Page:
The concept of regional planning was first mentioned in Regional Planning Law No. 26 of 2010, as integrated planning that regulates policies related to housing, location, time and environment, with the aim of achieving sustainable, balanced development on both the regional and national levels.
Regional planning is a middle ground between national planning for general state policy and urban planning geared towards urban communities. This link ensures that the spatial dimension is considered in certain projects to encourage balanced development between different regions of Syria. Regional planning searches for the ideal usage–both spatially and socially–of economic and development projects while also working to protect agricultural lands, water sources, natural reserves and archaeological and tourism areas. Regional planning directives are considered mandatory in all urban development projects.
Law No. 26 of 2010 created the Higher Regional Planning Council (HRPC) to adopt the general objectives and principles of regional planning, approve the draft national framework for regional planning and approve regional plans. The HRPC is headed by the Prime Minister and includes eight other ministers as well as the head of the State Planning Commission, the Director of the Central Bureau of Statistics and the head of the Regional Planning Commission (RPC). Any zoning plans and projects impacting the regional level within both the public and private sectors must comply with the principles and directives of the Higher Regional Planning Council.
Regional Planning Commission
Law No. 26 also created the Regional Planning Commission (RPC), which is a legal entity with administrative and financial independence. This body is linked to the Prime Minister and is headquartered in the Dummar neighbourhood of Damascus – the building hosting it was used in the late 19th century as the summer palace of Prince AbdulQader Al-Jazairi.
The RPC is meant to regulate the process of regional spatial planning and development to help reduce social and economic disparities between various regions of Syria and preserve natural and human resources. The RPC sets the foundations and standards for regional planning, runs a regional planning database, follows implementation of plans and submits a periodic report to the HRPC. The RPC has an advisory council, and its membership and tasks are determined by procedural rules.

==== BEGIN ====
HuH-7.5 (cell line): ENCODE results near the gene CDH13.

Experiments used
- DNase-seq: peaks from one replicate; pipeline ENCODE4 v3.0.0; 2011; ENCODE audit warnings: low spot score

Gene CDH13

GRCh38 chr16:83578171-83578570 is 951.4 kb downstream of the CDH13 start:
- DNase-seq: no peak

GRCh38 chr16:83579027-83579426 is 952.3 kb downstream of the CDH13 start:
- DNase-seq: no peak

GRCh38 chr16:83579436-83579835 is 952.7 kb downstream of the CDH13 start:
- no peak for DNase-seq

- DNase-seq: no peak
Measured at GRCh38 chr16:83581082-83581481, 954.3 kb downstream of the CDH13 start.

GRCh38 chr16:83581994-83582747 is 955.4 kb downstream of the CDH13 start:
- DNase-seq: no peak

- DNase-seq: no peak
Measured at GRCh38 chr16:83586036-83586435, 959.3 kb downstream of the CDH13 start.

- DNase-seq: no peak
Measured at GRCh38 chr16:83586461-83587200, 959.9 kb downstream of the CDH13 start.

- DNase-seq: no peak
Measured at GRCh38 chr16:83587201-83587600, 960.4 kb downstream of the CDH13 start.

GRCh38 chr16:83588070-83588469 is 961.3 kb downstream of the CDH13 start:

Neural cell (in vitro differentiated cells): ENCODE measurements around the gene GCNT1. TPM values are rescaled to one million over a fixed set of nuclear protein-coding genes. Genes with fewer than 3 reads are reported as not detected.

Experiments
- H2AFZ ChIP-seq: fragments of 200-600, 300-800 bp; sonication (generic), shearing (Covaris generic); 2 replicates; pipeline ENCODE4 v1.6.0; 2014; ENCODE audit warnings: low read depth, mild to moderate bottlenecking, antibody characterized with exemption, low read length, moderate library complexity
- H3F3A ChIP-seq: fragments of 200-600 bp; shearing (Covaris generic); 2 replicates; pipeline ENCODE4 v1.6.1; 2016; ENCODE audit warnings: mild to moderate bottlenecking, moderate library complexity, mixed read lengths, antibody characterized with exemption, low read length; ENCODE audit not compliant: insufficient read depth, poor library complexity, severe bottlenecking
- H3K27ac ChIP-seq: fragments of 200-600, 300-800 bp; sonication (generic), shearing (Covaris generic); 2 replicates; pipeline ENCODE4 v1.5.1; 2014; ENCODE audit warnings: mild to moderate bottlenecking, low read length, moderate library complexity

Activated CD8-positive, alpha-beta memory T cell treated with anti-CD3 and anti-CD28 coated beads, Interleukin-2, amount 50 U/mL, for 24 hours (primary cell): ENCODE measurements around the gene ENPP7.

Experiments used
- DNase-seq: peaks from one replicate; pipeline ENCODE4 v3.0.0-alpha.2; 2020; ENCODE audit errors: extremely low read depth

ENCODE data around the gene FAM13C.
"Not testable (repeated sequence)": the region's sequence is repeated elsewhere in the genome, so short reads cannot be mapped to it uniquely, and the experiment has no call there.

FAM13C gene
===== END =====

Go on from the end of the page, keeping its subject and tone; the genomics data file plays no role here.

Parallel to the work of the RPC, regional committees were formed in each governorate to study zoning plans at the governorate level. Each of these committees was headed by the governor, with the membership of the directors of technical and legal services, the head of the governorate council, the deputy head of the governorate executive office, the head of the local administrative unit and a representative from the Ministry of Public Works and Housing.
Since its formation, the RPC has paid special attention to informal housing. In 2011, it launched a training workshop on the national mapping project for informal housing, which it completed in 2013. The project determined the quality and level of intervention required in informal housing communities. Then in 2017, the authority prepared a study to address informal housing areas according to the national informal housing map. It began work the following year to establish real estate development zones based on proposals of the administrative authorities. In 2019, it announced it was updating and developing the national framework for regional planning. Finally, in 2020, the RPC announced it had completed a guide to preparing spatial planning studies in Syria.
Decree No. 54 of 2015 established the Higher Institute of Regional Planning at the University of Damascus, with the aim of preparing, rehabilitating and training university degree holders in the field of regional planning. The institute carries out research related to regional planning and coordinates with relevant institutions, providing advice and proposals. The institute also established an information centre and a library and publishes periodicals.